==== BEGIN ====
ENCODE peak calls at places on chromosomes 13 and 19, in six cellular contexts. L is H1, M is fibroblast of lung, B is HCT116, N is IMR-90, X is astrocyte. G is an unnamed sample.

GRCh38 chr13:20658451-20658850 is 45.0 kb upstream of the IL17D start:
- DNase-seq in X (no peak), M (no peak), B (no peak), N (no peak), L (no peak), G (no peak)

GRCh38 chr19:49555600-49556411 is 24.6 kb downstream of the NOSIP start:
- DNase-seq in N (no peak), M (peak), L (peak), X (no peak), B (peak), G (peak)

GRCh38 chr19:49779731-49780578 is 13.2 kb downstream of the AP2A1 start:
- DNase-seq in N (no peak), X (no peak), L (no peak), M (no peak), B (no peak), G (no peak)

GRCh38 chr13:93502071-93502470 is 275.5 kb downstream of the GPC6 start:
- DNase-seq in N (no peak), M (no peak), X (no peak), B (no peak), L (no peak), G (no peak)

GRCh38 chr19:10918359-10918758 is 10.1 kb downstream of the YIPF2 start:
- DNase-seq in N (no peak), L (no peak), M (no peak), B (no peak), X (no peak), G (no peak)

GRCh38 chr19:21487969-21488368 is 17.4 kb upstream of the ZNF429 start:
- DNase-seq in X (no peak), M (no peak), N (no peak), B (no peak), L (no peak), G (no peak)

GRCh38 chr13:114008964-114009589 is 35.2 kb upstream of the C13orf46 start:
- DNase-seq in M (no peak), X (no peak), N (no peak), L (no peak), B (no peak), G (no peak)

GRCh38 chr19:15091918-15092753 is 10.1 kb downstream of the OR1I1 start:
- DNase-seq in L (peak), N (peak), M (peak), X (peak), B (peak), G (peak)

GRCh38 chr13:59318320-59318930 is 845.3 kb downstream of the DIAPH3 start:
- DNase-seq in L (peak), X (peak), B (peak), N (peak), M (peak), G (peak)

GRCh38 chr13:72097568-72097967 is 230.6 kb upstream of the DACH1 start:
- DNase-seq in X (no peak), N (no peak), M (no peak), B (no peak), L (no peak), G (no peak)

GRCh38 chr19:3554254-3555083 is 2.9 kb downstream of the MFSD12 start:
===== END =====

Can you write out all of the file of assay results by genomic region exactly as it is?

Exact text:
ENCODE peak calls at places on chromosomes 13 and 19, in six cellular contexts. L is H1, M is fibroblast of lung, B is HCT116, N is IMR-90, X is astrocyte. G is an unnamed sample.

GRCh38 chr13:20658451-20658850 is 45.0 kb upstream of the IL17D start:
- DNase-seq in X (no peak), M (no peak), B (no peak), N (no peak), L (no peak), G (no peak)

GRCh38 chr19:49555600-49556411 is 24.6 kb downstream of the NOSIP start:
- DNase-seq in N (no peak), M (peak), L (peak), X (no peak), B (peak), G (peak)

GRCh38 chr19:49779731-49780578 is 13.2 kb downstream of the AP2A1 start:
- DNase-seq in N (no peak), X (no peak), L (no peak), M (no peak), B (no peak), G (no peak)

GRCh38 chr13:93502071-93502470 is 275.5 kb downstream of the GPC6 start:
- DNase-seq in N (no peak), M (no peak), X (no peak), B (no peak), L (no peak), G (no peak)

GRCh38 chr19:10918359-10918758 is 10.1 kb downstream of the YIPF2 start:
- DNase-seq in N (no peak), L (no peak), M (no peak), B (no peak), X (no peak), G (no peak)

GRCh38 chr19:21487969-21488368 is 17.4 kb upstream of the ZNF429 start:
- DNase-seq in X (no peak), M (no peak), N (no peak), B (no peak), L (no peak), G (no peak)

GRCh38 chr13:114008964-114009589 is 35.2 kb upstream of the C13orf46 start:
- DNase-seq in M (no peak), X (no peak), N (no peak), L (no peak), B (no peak), G (no peak)

GRCh38 chr19:15091918-15092753 is 10.1 kb downstream of the OR1I1 start:
- DNase-seq in L (peak), N (peak), M (peak), X (peak), B (peak), G (peak)

GRCh38 chr13:59318320-59318930 is 845.3 kb downstream of the DIAPH3 start:
- DNase-seq in L (peak), X (peak), B (peak), N (peak), M (peak), G (peak)

GRCh38 chr13:72097568-72097967 is 230.6 kb upstream of the DACH1 start:
- DNase-seq in X (no peak), N (no peak), M (no peak), B (no peak), L (no peak), G (no peak)

GRCh38 chr19:3554254-3555083 is 2.9 kb downstream of the MFSD12 start: